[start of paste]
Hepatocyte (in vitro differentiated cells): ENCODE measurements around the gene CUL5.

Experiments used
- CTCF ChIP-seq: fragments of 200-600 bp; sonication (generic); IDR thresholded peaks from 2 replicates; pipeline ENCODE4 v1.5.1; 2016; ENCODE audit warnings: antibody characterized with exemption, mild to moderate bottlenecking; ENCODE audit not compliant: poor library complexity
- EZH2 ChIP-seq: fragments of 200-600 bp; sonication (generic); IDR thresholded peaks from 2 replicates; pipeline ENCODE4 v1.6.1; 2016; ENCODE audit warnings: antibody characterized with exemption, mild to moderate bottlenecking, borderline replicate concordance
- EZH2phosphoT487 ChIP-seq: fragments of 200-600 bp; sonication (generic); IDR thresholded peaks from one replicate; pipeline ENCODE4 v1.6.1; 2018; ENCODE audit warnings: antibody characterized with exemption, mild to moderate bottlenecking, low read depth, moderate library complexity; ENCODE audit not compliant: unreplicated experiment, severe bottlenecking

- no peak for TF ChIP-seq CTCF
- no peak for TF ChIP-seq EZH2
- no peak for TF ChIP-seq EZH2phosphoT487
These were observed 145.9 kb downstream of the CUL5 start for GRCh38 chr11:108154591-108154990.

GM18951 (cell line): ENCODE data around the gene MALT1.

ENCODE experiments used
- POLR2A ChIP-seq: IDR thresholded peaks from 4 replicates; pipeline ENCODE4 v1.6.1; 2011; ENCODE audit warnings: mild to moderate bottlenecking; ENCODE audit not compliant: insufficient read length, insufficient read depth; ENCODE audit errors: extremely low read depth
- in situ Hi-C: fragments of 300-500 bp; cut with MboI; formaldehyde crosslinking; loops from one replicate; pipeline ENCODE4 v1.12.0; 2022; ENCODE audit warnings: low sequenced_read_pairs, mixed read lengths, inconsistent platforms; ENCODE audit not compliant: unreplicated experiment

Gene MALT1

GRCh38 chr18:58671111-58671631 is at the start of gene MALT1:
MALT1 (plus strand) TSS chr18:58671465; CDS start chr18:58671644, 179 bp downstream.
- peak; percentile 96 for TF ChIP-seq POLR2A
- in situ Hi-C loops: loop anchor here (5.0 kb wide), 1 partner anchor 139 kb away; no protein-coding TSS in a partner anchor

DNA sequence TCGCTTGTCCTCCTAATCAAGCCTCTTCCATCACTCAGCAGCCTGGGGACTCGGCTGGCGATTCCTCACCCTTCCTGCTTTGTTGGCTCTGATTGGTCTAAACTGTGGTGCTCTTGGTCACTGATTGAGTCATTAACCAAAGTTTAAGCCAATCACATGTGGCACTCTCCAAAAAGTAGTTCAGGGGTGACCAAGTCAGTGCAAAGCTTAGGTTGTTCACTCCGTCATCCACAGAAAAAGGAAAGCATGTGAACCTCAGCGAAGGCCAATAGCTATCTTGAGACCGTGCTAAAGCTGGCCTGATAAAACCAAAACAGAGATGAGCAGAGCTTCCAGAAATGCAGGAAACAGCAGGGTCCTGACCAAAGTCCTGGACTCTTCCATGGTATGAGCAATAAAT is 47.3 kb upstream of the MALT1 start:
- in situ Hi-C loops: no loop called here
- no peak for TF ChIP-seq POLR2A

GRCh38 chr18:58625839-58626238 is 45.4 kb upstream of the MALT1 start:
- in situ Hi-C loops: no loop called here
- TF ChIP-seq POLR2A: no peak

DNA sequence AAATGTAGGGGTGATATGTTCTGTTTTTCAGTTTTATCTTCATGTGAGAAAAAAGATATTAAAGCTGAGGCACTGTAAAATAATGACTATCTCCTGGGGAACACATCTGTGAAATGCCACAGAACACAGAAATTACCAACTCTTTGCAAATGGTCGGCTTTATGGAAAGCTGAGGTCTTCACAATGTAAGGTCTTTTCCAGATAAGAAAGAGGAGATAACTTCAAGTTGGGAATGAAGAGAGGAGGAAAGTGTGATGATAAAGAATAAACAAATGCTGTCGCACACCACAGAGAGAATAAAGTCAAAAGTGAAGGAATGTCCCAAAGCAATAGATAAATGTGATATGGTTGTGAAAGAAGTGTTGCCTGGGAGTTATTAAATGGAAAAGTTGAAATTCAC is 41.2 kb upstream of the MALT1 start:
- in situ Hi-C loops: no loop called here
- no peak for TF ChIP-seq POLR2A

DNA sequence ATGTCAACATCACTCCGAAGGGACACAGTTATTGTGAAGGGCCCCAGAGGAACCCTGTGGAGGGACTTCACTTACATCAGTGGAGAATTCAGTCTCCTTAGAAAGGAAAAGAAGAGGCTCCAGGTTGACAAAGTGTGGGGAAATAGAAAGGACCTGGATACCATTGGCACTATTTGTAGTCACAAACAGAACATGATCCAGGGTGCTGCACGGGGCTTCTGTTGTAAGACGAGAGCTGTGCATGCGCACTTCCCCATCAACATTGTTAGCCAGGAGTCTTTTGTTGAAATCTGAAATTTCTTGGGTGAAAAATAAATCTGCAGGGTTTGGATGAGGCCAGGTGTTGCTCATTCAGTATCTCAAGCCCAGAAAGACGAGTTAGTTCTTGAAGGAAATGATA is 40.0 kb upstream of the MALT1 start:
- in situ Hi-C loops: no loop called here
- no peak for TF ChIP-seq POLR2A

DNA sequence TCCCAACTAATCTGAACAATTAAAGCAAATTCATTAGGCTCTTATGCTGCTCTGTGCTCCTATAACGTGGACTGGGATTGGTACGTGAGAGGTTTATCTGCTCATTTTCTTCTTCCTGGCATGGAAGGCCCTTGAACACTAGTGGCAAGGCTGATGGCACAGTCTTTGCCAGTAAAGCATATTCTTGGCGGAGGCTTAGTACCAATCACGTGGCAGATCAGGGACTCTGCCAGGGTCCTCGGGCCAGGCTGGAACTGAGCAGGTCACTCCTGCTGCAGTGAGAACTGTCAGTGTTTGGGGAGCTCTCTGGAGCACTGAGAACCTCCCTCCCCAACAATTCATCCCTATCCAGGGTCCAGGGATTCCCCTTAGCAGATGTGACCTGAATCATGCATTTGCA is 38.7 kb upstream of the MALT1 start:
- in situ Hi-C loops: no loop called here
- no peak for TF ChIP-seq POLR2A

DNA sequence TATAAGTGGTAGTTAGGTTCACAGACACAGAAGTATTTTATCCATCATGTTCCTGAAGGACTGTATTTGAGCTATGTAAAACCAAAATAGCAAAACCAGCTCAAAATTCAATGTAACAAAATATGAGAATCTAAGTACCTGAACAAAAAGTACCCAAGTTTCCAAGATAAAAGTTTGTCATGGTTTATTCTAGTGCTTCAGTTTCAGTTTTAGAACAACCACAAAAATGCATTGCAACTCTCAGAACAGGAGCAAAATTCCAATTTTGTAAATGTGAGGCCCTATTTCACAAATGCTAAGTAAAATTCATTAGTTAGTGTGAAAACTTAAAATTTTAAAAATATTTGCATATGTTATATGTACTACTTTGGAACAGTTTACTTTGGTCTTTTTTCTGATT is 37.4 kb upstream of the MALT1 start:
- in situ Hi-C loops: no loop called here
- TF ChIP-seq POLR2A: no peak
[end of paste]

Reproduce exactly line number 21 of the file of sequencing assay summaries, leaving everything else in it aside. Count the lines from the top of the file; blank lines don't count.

- no peak for TF ChIP-seq POLR2A